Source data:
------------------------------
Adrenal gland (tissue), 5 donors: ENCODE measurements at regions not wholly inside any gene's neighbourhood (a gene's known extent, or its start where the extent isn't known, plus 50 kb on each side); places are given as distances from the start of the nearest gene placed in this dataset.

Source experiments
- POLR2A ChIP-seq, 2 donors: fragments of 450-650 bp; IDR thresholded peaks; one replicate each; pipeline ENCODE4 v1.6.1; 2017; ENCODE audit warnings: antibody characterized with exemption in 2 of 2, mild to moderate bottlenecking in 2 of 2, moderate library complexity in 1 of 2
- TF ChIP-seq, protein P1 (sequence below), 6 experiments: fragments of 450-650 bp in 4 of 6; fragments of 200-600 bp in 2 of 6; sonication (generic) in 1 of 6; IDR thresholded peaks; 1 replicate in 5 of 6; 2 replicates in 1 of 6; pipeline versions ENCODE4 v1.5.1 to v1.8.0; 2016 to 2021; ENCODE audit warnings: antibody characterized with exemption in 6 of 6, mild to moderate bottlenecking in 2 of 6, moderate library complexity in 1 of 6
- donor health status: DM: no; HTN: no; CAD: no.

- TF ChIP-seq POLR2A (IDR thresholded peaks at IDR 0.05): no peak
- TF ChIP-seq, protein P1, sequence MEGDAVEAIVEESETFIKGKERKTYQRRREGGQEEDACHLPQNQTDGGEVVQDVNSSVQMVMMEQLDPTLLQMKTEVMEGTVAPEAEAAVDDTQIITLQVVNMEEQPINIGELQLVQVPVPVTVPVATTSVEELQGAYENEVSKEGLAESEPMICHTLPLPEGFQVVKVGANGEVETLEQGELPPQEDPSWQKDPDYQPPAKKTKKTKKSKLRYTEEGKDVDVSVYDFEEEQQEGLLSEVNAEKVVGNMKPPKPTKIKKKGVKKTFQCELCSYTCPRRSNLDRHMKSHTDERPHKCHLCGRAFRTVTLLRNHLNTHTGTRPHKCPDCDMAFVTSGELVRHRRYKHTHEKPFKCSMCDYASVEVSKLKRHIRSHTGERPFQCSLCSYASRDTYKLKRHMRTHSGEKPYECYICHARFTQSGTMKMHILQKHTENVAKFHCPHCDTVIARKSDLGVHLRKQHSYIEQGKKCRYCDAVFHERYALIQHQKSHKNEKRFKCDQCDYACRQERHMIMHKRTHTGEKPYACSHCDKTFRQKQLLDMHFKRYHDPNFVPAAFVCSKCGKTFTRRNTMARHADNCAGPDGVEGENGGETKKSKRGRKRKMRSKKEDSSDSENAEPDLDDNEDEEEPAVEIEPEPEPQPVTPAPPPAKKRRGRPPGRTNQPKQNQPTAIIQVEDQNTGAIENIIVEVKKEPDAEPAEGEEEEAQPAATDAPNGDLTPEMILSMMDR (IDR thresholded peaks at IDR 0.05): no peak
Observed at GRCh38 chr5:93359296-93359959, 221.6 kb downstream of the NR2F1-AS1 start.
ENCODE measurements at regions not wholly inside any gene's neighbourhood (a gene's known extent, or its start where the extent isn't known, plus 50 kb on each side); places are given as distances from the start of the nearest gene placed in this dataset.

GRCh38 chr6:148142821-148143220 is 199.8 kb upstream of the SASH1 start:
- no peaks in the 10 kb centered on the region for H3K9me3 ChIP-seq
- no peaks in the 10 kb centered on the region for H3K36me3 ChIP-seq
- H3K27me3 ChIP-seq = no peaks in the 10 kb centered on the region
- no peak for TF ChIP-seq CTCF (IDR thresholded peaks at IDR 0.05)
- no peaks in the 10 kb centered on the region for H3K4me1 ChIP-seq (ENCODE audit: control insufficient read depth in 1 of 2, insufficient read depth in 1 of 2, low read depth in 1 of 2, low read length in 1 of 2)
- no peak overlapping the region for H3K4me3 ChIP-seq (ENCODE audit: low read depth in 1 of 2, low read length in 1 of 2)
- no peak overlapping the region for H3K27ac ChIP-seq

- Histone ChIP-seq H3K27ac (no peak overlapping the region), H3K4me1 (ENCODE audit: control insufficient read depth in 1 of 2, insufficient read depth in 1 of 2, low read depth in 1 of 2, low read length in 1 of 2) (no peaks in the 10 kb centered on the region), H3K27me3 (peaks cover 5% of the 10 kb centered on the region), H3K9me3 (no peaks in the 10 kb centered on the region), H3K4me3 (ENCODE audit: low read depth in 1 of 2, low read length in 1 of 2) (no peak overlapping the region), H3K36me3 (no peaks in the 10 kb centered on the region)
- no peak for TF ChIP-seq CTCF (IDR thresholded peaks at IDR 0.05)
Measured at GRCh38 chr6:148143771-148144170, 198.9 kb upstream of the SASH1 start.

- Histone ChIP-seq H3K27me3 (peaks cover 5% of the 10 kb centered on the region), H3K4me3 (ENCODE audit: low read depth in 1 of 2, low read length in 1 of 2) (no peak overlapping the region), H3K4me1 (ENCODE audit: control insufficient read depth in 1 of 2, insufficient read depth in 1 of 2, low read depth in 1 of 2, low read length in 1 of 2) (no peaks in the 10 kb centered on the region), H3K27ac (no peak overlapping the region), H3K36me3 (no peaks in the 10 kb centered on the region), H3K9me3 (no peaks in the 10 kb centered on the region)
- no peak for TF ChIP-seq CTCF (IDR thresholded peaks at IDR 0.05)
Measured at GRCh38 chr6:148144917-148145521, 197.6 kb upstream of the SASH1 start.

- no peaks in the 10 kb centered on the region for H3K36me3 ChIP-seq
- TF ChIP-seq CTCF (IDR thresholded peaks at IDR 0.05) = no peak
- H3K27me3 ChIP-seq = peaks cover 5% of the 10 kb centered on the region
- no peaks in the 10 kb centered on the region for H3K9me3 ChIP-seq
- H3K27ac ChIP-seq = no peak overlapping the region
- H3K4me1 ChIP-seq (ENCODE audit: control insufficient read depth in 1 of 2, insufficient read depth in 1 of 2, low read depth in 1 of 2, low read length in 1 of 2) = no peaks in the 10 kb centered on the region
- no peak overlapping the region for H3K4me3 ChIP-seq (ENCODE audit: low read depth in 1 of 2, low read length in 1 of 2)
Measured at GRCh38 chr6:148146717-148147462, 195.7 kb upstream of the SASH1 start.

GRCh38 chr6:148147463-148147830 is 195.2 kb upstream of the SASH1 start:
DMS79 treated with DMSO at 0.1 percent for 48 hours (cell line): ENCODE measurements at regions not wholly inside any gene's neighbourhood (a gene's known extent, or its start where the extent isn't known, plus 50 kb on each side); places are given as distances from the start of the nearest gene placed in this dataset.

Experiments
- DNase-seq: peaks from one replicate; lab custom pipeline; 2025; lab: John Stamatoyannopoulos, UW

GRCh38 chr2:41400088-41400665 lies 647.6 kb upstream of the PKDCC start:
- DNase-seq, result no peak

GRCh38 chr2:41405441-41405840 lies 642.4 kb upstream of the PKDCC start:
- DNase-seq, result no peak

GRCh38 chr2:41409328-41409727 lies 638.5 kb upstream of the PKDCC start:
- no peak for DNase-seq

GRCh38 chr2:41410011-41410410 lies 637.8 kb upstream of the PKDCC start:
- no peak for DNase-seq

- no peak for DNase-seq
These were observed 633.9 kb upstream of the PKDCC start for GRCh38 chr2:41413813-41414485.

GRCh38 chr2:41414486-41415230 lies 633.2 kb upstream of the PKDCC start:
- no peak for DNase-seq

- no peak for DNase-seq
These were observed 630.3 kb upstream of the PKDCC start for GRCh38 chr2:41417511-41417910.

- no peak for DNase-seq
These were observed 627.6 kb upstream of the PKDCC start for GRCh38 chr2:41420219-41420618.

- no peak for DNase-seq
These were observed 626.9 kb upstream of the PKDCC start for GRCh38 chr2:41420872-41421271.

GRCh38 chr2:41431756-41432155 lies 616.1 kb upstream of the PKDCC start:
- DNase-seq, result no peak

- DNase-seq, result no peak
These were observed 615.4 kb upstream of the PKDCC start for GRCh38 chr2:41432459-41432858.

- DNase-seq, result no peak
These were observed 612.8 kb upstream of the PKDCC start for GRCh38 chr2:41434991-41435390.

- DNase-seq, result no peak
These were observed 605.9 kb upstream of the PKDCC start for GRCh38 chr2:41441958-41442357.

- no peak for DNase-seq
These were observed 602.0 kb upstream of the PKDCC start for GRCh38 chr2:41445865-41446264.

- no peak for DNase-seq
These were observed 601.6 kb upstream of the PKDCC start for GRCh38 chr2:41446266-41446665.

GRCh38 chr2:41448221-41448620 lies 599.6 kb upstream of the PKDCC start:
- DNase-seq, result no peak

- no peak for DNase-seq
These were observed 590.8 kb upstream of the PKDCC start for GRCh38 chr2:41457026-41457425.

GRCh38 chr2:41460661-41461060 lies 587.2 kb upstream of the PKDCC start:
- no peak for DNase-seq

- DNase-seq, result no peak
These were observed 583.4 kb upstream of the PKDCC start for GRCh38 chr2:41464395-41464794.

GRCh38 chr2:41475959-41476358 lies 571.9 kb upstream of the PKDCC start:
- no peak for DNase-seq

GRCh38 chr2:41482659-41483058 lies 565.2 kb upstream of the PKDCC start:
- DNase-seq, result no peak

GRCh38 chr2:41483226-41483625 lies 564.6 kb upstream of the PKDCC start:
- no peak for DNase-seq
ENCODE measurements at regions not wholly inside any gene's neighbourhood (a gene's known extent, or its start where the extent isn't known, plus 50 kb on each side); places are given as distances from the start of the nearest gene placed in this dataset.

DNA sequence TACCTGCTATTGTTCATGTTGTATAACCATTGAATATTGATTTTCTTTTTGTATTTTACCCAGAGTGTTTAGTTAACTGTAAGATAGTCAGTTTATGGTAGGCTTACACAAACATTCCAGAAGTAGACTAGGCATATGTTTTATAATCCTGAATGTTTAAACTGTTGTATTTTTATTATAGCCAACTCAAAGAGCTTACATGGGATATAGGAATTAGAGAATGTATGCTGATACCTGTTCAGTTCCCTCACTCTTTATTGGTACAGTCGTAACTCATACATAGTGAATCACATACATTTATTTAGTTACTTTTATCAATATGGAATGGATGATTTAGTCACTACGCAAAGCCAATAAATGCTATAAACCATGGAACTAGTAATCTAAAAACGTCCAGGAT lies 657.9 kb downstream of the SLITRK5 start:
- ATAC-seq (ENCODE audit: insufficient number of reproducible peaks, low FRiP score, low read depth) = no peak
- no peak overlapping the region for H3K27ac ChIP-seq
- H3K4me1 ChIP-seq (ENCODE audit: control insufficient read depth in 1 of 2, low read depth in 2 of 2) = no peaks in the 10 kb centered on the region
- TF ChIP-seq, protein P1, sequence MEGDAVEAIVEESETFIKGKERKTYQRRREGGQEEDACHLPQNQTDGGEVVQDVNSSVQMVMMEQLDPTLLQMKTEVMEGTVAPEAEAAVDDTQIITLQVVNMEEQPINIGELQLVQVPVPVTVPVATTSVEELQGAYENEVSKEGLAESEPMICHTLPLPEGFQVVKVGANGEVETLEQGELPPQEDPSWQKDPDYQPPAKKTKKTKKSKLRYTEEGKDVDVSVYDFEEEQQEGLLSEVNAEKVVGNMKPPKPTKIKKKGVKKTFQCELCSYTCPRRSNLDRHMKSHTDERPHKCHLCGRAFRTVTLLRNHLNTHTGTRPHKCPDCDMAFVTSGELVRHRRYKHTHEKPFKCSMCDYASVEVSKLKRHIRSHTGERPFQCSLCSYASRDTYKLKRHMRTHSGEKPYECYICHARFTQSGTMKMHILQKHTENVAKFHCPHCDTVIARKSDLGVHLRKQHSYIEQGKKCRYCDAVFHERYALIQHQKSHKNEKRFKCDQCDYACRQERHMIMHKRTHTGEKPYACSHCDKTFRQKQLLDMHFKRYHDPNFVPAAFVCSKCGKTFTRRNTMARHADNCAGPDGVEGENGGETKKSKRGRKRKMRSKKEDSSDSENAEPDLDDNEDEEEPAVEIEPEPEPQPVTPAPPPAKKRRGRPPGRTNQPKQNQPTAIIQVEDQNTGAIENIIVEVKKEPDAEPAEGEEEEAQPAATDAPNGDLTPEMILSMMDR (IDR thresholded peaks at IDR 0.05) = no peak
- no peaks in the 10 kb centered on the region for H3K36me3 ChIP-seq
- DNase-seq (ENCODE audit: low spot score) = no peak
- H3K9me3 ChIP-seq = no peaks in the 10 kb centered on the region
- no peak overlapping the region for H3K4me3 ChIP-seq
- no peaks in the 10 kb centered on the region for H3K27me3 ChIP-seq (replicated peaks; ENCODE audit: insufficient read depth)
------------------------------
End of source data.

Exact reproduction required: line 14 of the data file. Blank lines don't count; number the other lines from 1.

- no peak for TF ChIP-seq CTCF (IDR thresholded peaks at IDR 0.05)